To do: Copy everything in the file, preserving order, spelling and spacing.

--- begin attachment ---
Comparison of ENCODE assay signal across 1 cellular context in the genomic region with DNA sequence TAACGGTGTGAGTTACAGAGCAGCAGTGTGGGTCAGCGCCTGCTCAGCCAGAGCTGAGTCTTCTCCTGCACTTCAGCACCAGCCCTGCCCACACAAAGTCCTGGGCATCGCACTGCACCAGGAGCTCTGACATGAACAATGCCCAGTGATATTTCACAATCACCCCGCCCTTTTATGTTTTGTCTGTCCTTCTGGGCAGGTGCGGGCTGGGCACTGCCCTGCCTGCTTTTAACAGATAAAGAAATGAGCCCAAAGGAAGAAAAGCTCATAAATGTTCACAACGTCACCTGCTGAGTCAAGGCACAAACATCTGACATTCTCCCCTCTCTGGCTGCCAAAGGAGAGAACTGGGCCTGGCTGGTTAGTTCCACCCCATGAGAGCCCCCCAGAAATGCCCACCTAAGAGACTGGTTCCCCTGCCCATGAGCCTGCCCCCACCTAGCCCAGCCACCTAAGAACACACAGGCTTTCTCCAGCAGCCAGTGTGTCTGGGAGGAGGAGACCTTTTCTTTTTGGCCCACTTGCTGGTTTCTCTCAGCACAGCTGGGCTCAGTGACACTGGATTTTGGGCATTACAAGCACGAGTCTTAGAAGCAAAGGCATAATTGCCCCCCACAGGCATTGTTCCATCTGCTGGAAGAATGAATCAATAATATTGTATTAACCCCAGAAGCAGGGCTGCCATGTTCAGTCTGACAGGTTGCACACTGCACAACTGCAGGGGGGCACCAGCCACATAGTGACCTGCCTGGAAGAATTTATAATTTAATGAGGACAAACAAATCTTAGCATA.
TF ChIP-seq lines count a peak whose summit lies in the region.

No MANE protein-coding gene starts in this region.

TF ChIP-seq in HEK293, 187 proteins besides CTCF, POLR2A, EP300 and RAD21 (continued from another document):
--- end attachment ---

Comparison of ENCODE assay signal across 1 cellular context in the genomic region with DNA sequence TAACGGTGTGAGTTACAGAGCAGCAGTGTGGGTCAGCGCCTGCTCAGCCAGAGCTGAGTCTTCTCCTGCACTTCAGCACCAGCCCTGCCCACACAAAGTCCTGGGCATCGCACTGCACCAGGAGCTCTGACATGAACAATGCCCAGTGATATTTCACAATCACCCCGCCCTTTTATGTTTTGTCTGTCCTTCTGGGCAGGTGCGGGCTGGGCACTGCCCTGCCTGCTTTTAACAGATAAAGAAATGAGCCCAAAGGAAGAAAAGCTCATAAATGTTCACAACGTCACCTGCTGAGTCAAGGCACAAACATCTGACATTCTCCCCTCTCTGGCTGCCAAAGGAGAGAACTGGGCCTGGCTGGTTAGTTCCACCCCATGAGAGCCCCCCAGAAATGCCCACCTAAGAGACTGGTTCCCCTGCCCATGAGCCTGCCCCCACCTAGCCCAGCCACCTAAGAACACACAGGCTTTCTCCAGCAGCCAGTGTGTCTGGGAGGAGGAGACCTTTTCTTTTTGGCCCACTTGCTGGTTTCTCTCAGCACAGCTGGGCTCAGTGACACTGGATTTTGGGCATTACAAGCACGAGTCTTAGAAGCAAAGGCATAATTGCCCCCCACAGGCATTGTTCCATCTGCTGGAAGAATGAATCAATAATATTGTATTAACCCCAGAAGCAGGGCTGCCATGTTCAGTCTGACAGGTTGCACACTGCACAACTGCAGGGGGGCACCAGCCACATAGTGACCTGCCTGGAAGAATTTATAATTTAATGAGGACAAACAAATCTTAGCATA.
TF ChIP-seq lines count a peak whose summit lies in the region.

No MANE protein-coding gene starts in this region.

TF ChIP-seq in HEK293, 187 proteins besides CTCF, POLR2A, EP300 and RAD21 (continued from another document):